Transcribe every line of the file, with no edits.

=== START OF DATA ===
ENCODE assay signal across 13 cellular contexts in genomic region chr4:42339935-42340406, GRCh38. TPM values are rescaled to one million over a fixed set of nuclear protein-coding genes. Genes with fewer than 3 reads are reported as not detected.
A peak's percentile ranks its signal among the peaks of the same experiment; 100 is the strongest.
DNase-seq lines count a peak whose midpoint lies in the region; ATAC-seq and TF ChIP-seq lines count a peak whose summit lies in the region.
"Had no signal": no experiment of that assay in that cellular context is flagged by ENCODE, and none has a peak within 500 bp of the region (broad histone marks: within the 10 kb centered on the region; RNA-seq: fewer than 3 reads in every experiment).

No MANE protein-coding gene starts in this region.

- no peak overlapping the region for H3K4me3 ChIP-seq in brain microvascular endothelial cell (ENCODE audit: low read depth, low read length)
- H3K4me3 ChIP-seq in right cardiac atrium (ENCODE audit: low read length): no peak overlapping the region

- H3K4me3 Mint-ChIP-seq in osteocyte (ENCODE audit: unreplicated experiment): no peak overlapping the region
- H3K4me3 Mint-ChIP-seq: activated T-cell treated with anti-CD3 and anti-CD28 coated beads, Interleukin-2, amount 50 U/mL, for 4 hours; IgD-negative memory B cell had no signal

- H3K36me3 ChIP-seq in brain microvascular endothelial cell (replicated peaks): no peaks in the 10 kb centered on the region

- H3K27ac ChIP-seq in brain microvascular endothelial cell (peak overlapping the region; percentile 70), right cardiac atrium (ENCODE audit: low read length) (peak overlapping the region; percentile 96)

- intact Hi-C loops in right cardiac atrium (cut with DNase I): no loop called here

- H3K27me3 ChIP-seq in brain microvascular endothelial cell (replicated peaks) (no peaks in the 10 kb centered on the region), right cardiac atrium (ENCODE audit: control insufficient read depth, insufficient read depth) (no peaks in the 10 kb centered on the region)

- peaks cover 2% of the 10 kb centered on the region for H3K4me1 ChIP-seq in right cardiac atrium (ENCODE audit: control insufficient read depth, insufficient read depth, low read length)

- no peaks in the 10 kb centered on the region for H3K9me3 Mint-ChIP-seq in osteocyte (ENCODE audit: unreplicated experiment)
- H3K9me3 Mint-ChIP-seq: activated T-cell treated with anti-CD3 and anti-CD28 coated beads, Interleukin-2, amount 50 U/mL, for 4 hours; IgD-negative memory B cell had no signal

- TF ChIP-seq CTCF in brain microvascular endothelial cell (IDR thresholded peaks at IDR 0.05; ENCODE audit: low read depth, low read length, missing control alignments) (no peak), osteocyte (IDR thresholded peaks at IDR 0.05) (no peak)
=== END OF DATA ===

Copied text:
ENCODE assay signal across 13 cellular contexts in genomic region chr4:42339935-42340406, GRCh38. TPM values are rescaled to one million over a fixed set of nuclear protein-coding genes. Genes with fewer than 3 reads are reported as not detected.
A peak's percentile ranks its signal among the peaks of the same experiment; 100 is the strongest.
DNase-seq lines count a peak whose midpoint lies in the region; ATAC-seq and TF ChIP-seq lines count a peak whose summit lies in the region.
"Had no signal": no experiment of that assay in that cellular context is flagged by ENCODE, and none has a peak within 500 bp of the region (broad histone marks: within the 10 kb centered on the region; RNA-seq: fewer than 3 reads in every experiment).

No MANE protein-coding gene starts in this region.

- no peak overlapping the region for H3K4me3 ChIP-seq in brain microvascular endothelial cell (ENCODE audit: low read depth, low read length)
- H3K4me3 ChIP-seq in right cardiac atrium (ENCODE audit: low read length): no peak overlapping the region

- H3K4me3 Mint-ChIP-seq in osteocyte (ENCODE audit: unreplicated experiment): no peak overlapping the region
- H3K4me3 Mint-ChIP-seq: activated T-cell treated with anti-CD3 and anti-CD28 coated beads, Interleukin-2, amount 50 U/mL, for 4 hours; IgD-negative memory B cell had no signal

- H3K36me3 ChIP-seq in brain microvascular endothelial cell (replicated peaks): no peaks in the 10 kb centered on the region

- H3K27ac ChIP-seq in brain microvascular endothelial cell (peak overlapping the region; percentile 70), right cardiac atrium (ENCODE audit: low read length) (peak overlapping the region; percentile 96)

- intact Hi-C loops in right cardiac atrium (cut with DNase I): no loop called here

- H3K27me3 ChIP-seq in brain microvascular endothelial cell (replicated peaks) (no peaks in the 10 kb centered on the region), right cardiac atrium (ENCODE audit: control insufficient read depth, insufficient read depth) (no peaks in the 10 kb centered on the region)

- peaks cover 2% of the 10 kb centered on the region for H3K4me1 ChIP-seq in right cardiac atrium (ENCODE audit: control insufficient read depth, insufficient read depth, low read length)

- no peaks in the 10 kb centered on the region for H3K9me3 Mint-ChIP-seq in osteocyte (ENCODE audit: unreplicated experiment)
- H3K9me3 Mint-ChIP-seq: activated T-cell treated with anti-CD3 and anti-CD28 coated beads, Interleukin-2, amount 50 U/mL, for 4 hours; IgD-negative memory B cell had no signal

- TF ChIP-seq CTCF in brain microvascular endothelial cell (IDR thresholded peaks at IDR 0.05; ENCODE audit: low read depth, low read length, missing control alignments) (no peak), osteocyte (IDR thresholded peaks at IDR 0.05) (no peak)